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Mumbai’s crime reporters have always faced grave risks in the line of duty. The shocking killing of veteran newshound J Dey is another reminder of how vulnerable they, reports Pratik Mukane.


On the mean streets of Mumbai, fear is the key. The mood of foreboding among the city’s journalists is so thick that it can be cut with a knife. Following the killing in broad daylight of veteran crime journalist J. Dey, questions are being raised about the safety of newshounds on the trail of underworld goons and crooked cops. Those in the know assert that journalists on the Mumbai crime beat are particularly vulnerable to murderous assaults because the mafia dons have barely disguised links with the police force and  powerful politicians.

 Most Mumbai crime journalists are reluctant to speak their minds as they have been firmly instructed by their editors to keep their views to themselves. But several senior scribes who are aware of the situation on the ground assert that Mumbai’s crime reporters have no support system. They are generally left to fend for themselves when trouble erupts. They receive little support from their employers by way of formal training. The police, too, provides them no protection, a fact that was brutally exposed by the shocking J. Dey murder. 

 Says Milind Kokje, executive editor (languages) of “Working journalists here are given no training in how to report in hostile environments. Defence correspondents do sometimes undergo formal war coverage training, but we are usually extremely cavalier about these things because journalists here do not face war-like situations except probably when they cover communal violence.”

 Kokje points out that BBC conducts a ‘hostile environment training’ course for all journalists who are sent abroad to cover conflicts. American news channel CNN and the news agency Reuters do pretty much the same with personnel who work in war zones.

 It is important to note that CNN makes no distinction between a staff member and a freelance scribe. Whether a journalist works full-time for CNN or is only on contract, he is put through an exhaustive training drill before being sent out on a potentially dangerous assignment.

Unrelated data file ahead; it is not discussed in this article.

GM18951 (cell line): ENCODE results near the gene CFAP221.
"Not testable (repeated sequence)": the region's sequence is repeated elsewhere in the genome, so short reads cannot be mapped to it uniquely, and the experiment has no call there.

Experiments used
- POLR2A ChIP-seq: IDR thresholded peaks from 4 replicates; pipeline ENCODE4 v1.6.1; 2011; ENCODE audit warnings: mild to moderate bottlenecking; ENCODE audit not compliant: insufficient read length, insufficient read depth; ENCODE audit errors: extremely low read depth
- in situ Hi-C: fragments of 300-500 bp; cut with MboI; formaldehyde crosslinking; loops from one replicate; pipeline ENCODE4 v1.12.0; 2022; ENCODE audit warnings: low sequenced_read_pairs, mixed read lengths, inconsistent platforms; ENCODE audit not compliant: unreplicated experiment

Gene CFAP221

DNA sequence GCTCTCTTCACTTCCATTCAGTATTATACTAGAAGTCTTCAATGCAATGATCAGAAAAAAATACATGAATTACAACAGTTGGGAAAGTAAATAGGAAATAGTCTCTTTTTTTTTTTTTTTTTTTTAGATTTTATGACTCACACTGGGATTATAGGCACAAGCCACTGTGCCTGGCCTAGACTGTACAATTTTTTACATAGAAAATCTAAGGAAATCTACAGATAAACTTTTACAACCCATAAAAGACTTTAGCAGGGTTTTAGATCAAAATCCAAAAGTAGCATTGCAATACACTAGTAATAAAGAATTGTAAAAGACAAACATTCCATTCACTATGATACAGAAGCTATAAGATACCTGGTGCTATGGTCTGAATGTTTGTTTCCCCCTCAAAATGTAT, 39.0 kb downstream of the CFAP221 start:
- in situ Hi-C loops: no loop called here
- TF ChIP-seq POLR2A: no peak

Indian media organisations, on the other hand, do not usually invest in preparing their reporters and photographers for the risks that they routinely face when they go out into areas of operation where they might end up provoking the ire of the powerful and the ruthless, as Dey probably did.

Sources point out on condition of anonymity that “during the 26/11 attack, only reporters representing Reuters had bulletproof jackets and helmets to protect themselves”. Indian reporters at the spot had no such equipment. Moreover, they were sent into the field without any formal training in matter of covering a terror attack and its likely fallout.

 So, how tough is it being a crime reporter in a city where the underworld holds sway? Senior journalist Mahesh Mhatre says, “It is pretty difficult as there are too many blind spots in this field. The mafia has become active all over again because there is huge money in real estate. The construction industry is controlled by builders, the police and greedy politicians. Crime journalists are out there on a limb and there is nobody really keeping a watch over them, least of all the people that are in positions of power. Journalists have never been more vulnerable.”

 “The degree of risk that a journalist faces depends entirely on what kind of crime reporting he or she does. If all you do is go to the police station and faithfully report the briefing provided by the men in uniform, you face no risk,” says Kokje. “But if you happen to be someone like J. Dey, bent upon ferreting out information that could lead to embarrassing exposes, then you are asking for trouble.”